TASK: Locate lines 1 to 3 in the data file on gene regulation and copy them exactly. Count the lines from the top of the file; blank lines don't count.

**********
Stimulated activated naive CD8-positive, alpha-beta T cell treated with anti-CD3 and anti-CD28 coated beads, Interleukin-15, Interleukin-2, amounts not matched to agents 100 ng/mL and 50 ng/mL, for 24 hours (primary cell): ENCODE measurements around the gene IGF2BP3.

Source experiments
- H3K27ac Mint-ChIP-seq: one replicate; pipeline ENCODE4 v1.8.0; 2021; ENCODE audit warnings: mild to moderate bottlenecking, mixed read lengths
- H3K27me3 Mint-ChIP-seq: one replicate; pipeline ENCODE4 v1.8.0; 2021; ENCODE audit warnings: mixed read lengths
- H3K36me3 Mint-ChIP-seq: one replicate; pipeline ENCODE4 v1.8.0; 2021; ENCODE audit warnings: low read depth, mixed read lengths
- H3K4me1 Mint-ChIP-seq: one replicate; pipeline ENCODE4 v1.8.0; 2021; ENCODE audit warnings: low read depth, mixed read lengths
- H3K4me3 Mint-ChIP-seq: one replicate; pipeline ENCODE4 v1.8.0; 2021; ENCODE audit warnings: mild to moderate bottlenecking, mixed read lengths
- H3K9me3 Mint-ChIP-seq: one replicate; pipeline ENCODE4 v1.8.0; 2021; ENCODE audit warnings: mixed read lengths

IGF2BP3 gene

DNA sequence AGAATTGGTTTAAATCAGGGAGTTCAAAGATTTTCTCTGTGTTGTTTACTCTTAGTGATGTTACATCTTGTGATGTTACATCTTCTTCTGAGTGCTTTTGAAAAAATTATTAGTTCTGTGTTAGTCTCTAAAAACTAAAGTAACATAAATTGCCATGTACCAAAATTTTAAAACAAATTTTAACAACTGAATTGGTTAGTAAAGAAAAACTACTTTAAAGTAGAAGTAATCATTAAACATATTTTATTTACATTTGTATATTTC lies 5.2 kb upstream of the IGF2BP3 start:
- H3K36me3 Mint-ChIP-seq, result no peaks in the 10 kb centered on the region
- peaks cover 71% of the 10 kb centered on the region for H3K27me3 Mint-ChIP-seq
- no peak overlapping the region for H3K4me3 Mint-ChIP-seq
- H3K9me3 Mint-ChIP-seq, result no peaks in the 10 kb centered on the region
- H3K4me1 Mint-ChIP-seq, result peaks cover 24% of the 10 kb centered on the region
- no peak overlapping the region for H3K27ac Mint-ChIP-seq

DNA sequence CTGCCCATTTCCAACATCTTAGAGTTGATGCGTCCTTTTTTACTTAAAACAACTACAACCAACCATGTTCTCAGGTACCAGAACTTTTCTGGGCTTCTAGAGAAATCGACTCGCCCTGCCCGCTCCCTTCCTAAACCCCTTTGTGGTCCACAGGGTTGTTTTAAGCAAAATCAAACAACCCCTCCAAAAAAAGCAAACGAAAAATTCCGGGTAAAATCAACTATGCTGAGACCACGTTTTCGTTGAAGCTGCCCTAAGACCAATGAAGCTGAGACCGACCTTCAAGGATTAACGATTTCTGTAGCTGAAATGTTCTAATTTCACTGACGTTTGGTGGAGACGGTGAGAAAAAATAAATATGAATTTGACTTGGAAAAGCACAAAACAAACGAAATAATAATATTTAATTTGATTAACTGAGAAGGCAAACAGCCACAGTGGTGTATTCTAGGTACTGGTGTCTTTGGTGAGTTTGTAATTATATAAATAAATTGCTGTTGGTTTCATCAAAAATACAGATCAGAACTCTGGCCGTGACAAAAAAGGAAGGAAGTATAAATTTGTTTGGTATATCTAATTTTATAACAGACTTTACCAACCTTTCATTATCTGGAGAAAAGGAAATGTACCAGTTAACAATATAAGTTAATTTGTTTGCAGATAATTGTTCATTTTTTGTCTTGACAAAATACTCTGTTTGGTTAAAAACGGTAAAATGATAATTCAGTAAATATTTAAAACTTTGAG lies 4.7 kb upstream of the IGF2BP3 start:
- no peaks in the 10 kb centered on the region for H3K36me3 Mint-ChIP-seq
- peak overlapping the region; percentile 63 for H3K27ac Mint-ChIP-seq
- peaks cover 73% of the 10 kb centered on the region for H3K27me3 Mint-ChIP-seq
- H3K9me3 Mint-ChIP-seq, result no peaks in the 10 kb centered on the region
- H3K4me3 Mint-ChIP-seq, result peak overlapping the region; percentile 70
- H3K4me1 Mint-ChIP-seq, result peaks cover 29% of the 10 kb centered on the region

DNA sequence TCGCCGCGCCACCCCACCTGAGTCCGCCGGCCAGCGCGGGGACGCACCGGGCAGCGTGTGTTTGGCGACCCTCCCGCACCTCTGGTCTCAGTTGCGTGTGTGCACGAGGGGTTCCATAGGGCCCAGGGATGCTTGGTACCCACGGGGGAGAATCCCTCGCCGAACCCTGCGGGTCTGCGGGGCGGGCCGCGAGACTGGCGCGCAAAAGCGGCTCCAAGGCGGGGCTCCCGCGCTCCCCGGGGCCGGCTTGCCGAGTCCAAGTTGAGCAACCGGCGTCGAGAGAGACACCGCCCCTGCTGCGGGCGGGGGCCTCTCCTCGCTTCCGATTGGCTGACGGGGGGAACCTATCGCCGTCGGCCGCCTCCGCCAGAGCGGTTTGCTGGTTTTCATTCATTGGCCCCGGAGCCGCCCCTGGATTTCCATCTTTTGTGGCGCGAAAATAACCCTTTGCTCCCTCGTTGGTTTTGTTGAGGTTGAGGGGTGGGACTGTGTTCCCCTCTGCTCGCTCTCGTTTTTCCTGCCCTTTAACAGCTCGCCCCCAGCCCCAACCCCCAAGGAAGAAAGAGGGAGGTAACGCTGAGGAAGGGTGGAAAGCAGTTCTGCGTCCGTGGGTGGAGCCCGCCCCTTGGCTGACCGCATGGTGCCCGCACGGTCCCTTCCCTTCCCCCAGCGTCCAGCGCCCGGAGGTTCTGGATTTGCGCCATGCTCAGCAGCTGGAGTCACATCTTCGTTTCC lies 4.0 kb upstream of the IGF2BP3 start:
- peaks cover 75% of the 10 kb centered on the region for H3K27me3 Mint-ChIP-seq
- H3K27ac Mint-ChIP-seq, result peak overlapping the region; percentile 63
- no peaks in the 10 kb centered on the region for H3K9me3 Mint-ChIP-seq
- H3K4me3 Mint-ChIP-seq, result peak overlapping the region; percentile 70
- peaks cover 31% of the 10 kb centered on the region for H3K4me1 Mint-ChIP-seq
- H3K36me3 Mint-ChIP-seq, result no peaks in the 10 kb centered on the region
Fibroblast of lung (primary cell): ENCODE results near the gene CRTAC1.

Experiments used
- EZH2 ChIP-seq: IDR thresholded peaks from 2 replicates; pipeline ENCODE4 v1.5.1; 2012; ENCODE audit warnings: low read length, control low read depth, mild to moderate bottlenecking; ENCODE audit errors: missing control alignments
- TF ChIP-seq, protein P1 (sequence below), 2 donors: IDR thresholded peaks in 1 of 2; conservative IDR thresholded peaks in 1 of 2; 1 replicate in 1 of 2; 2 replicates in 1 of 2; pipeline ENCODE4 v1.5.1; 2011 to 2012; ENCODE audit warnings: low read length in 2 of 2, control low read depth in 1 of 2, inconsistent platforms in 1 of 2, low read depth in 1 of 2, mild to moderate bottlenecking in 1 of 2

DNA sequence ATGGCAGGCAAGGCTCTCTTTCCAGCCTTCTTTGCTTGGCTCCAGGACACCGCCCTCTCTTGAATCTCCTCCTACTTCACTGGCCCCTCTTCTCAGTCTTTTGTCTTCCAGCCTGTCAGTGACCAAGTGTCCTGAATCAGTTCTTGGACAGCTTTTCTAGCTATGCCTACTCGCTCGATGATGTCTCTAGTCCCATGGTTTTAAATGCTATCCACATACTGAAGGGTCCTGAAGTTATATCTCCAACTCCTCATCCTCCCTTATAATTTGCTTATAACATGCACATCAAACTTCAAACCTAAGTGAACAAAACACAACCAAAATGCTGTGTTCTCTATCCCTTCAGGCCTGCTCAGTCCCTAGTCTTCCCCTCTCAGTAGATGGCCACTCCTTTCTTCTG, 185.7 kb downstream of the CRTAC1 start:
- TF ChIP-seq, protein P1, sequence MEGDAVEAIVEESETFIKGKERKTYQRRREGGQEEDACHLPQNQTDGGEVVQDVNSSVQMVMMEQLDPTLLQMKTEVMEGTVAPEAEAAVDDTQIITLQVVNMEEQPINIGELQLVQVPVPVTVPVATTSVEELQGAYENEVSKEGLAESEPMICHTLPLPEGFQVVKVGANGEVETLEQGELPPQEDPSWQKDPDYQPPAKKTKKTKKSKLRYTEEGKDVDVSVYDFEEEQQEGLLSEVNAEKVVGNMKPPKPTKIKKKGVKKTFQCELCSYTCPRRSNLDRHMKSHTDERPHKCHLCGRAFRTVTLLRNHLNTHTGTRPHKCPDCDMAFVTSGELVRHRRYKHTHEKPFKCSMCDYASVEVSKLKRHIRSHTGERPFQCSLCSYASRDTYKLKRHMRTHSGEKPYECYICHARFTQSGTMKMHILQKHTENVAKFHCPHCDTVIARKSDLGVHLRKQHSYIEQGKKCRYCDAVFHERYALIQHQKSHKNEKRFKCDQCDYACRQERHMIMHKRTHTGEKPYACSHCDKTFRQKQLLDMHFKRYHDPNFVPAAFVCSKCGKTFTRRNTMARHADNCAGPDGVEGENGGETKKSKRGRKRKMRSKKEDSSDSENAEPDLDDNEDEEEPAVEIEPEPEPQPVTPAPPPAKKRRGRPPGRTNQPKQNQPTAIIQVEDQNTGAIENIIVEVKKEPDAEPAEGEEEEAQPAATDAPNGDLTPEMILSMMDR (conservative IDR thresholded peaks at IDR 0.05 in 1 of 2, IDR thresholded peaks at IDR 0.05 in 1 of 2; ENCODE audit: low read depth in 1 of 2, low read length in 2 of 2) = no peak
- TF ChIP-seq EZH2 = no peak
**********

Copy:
Stimulated activated naive CD8-positive, alpha-beta T cell treated with anti-CD3 and anti-CD28 coated beads, Interleukin-15, Interleukin-2, amounts not matched to agents 100 ng/mL and 50 ng/mL, for 24 hours (primary cell): ENCODE measurements around the gene IGF2BP3.

Source experiments
- H3K27ac Mint-ChIP-seq: one replicate; pipeline ENCODE4 v1.8.0; 2021; ENCODE audit warnings: mild to moderate bottlenecking, mixed read lengths